TWiV 378: Herpes plays DUBstep

TWiVOn episode #378 of the science show This Week in Virology, Greg Smith joins the TWiVirate to reveal how his lab discovered a switch that controls herpesvirus neuroinvasion, and then we visit the week’s news about Zika virus.

You can find TWiV #378 at, or you may listen below.

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TWiV 215: Illuminating rabies and unwrapping a SARI

On episode #215 of the science show This Week in Virology, Vincent, Alan, and Kathy review the finding that rabies virus infection alters but does not kill neurons, and provide an update on the novel coronavirus in the Middle East.

You can find TWiV #215 at


Poliovirus by Jason Roberts

Poliovirus is the etiologic agent of the paralytic disease known as poliomyelitis. It’s also the virus I’ve worked on for most of my career. The World Health Organization is in the midst of a massive effort to eradicate the disease, an undertaking that has encountered a number of obstacles. In coming posts I’d like to discuss the polio eradication effort, but first we need some background on poliovirus.

Poliovirus is a member of a family of viruses called the Picornaviridae. Viruses are classified into families, and then genera, based on many criteria, including physical and biological properties. The Picornaviridae includes many other human pathogens, such as Coxsackieviruses, echoviruses, enteroviruses, hepatitis A virus, and rhinoviruses (which cause the common cold). The International Committee for the Taxonomy of Viruses is responsible for virus classification and maintains the Universal Virus Database, where you can find information about most known viruses.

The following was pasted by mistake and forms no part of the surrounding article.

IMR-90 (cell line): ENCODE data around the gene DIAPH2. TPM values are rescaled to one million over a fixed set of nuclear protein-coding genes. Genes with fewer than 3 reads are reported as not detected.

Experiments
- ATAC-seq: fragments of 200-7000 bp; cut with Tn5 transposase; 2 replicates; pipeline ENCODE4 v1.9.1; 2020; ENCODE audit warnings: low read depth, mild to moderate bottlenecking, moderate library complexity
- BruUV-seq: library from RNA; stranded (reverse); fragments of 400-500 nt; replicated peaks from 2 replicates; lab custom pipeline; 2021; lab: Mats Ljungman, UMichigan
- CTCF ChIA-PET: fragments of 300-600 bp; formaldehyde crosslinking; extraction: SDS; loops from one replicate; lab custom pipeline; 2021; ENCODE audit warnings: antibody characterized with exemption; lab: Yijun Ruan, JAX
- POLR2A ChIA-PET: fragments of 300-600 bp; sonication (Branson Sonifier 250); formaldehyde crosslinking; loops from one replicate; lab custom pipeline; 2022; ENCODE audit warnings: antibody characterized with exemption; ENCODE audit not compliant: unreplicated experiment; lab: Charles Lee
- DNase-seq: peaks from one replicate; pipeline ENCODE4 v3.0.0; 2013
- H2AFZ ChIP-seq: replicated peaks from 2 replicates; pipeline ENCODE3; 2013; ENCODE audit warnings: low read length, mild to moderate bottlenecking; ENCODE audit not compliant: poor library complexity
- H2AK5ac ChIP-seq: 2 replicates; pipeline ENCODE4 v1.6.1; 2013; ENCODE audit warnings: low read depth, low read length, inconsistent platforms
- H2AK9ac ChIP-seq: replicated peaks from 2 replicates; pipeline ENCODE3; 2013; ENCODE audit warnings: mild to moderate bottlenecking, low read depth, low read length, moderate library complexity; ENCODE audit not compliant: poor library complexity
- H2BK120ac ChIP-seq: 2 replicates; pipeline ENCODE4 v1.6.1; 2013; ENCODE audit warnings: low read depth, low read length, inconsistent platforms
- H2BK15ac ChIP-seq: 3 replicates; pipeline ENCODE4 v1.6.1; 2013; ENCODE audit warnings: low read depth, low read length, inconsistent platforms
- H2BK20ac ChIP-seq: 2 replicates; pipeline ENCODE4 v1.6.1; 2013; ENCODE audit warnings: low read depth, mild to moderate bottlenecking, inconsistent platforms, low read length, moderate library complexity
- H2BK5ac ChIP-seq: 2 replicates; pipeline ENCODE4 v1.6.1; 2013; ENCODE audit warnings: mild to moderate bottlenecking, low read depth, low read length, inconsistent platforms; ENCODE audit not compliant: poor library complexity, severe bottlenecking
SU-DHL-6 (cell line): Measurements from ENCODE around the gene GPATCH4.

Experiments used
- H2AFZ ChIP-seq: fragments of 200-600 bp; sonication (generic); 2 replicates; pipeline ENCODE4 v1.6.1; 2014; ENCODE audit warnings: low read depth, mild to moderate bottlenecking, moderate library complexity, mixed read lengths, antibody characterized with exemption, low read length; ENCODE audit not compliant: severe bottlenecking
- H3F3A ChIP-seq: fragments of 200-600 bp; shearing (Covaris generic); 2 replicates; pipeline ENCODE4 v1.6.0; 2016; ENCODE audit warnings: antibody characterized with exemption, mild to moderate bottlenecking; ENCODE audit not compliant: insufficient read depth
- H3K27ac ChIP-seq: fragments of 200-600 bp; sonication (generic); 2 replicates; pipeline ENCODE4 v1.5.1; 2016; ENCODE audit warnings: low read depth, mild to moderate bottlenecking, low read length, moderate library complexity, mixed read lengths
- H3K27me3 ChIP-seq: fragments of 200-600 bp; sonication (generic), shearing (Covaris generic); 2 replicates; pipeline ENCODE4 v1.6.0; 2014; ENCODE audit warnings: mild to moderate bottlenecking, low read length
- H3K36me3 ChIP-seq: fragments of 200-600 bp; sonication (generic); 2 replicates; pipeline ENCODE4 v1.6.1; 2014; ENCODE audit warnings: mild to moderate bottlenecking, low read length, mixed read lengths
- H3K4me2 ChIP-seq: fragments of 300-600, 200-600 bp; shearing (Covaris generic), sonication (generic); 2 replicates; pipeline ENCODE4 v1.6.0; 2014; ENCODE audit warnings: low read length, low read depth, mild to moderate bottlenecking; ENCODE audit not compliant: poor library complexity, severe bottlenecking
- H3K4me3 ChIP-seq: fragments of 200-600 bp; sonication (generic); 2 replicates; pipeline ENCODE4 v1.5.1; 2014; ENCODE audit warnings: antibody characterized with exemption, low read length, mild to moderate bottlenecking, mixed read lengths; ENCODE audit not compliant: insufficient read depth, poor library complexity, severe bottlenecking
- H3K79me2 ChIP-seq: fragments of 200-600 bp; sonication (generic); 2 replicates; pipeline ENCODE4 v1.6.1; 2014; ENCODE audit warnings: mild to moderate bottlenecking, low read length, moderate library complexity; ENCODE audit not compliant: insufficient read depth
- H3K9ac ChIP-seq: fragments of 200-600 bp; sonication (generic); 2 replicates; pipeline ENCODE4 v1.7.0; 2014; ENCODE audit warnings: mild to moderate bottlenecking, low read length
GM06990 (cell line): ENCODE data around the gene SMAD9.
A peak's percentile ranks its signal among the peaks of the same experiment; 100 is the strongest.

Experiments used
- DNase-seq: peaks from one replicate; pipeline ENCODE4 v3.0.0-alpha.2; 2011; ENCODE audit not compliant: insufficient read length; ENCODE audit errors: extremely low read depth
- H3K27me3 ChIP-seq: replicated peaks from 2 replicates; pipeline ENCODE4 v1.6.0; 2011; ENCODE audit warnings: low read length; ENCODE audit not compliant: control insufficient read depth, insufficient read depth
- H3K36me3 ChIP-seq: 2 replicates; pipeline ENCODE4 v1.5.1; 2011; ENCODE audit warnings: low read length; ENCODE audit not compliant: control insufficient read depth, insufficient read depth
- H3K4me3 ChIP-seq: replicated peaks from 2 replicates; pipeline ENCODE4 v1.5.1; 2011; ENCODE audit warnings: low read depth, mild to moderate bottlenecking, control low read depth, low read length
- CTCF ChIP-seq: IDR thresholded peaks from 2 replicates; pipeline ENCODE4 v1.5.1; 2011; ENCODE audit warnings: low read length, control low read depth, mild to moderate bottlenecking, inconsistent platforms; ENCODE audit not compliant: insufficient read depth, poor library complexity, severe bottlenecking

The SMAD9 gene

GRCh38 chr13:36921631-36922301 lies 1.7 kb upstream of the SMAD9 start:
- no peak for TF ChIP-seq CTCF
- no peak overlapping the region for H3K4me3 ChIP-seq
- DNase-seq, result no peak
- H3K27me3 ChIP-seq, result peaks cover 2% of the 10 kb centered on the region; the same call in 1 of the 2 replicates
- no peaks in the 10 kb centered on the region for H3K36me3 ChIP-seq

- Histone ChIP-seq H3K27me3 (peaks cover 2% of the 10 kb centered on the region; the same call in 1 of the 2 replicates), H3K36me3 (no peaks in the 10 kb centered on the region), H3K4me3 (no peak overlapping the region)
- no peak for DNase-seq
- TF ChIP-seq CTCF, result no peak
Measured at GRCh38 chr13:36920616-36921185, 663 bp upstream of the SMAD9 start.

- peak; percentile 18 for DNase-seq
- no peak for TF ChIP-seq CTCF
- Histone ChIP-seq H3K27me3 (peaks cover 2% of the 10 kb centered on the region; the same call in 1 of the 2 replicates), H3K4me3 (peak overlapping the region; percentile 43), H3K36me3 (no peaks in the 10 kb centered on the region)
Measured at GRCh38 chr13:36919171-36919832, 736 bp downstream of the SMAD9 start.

Poliovirus is a rather small and simple virus. It is composed of a shell, or capsid, made of protein, as shown.

The poliovirus capsid is about 30 nanometers in diameter. Within the capsid is the information to make new virus particles – a single molecule of ribonucleic acid, or RNA. In the image, part of the capsid has been cut away to reveal the viral RNA. When the virus infects a cell, the RNA genome enters the cell and programs it to make new virus particles. These virus particles are released from the cell and go on to infect new cells.

In humans, poliovirus is ingested, and replicates in cells of the gastrointestinal tract. Newly synthesized virus particles are released into the intestine and shed in the feces. Transmission of poliovirus to another human occurs through contact with virus-containing feces or contaminated water. After multiplying in the gastrointestinal tract, poliovirus may enter the spinal cord and brain. Destruction of motor neurons by the virus leads to limb paralysis.

Poliomyelitis became a common disease at the turn of the 20th century. Two vaccines were developed in the 1950s that can effectively prevent the disease – inactivated poliovaccine (IPV, developed by Jonas Salk) and live, oral poliovaccine (OPV, developed by Albert Sabin). In 1988 the World Health Organization announced that it would eradicate poliomyelitis from the globe by the year 2000. We’ll discuss that goal, and obstacles that might prevent it from being attained, in subsequent posts.